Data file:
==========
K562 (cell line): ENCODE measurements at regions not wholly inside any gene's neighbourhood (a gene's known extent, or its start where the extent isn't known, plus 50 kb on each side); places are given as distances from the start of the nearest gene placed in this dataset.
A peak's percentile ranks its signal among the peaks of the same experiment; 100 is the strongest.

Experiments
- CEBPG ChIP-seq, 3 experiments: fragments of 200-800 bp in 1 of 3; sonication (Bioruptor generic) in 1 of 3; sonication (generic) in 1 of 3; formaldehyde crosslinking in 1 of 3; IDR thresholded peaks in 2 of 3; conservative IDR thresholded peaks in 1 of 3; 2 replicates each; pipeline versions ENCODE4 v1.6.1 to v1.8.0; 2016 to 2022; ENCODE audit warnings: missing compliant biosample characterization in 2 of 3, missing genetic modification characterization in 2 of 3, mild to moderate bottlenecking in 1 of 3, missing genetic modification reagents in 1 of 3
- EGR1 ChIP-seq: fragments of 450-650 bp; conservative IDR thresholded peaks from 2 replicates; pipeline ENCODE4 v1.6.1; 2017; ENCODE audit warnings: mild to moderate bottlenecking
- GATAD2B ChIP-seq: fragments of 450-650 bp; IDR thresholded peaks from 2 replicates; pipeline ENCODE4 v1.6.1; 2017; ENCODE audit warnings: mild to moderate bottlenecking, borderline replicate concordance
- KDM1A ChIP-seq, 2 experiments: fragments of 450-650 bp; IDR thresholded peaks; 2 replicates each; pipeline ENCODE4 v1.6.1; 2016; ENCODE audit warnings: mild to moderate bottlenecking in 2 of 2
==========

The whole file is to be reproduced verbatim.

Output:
K562 (cell line): ENCODE measurements at regions not wholly inside any gene's neighbourhood (a gene's known extent, or its start where the extent isn't known, plus 50 kb on each side); places are given as distances from the start of the nearest gene placed in this dataset.
A peak's percentile ranks its signal among the peaks of the same experiment; 100 is the strongest.

Experiments
- CEBPG ChIP-seq, 3 experiments: fragments of 200-800 bp in 1 of 3; sonication (Bioruptor generic) in 1 of 3; sonication (generic) in 1 of 3; formaldehyde crosslinking in 1 of 3; IDR thresholded peaks in 2 of 3; conservative IDR thresholded peaks in 1 of 3; 2 replicates each; pipeline versions ENCODE4 v1.6.1 to v1.8.0; 2016 to 2022; ENCODE audit warnings: missing compliant biosample characterization in 2 of 3, missing genetic modification characterization in 2 of 3, mild to moderate bottlenecking in 1 of 3, missing genetic modification reagents in 1 of 3
- EGR1 ChIP-seq: fragments of 450-650 bp; conservative IDR thresholded peaks from 2 replicates; pipeline ENCODE4 v1.6.1; 2017; ENCODE audit warnings: mild to moderate bottlenecking
- GATAD2B ChIP-seq: fragments of 450-650 bp; IDR thresholded peaks from 2 replicates; pipeline ENCODE4 v1.6.1; 2017; ENCODE audit warnings: mild to moderate bottlenecking, borderline replicate concordance
- KDM1A ChIP-seq, 2 experiments: fragments of 450-650 bp; IDR thresholded peaks; 2 replicates each; pipeline ENCODE4 v1.6.1; 2016; ENCODE audit warnings: mild to moderate bottlenecking in 2 of 2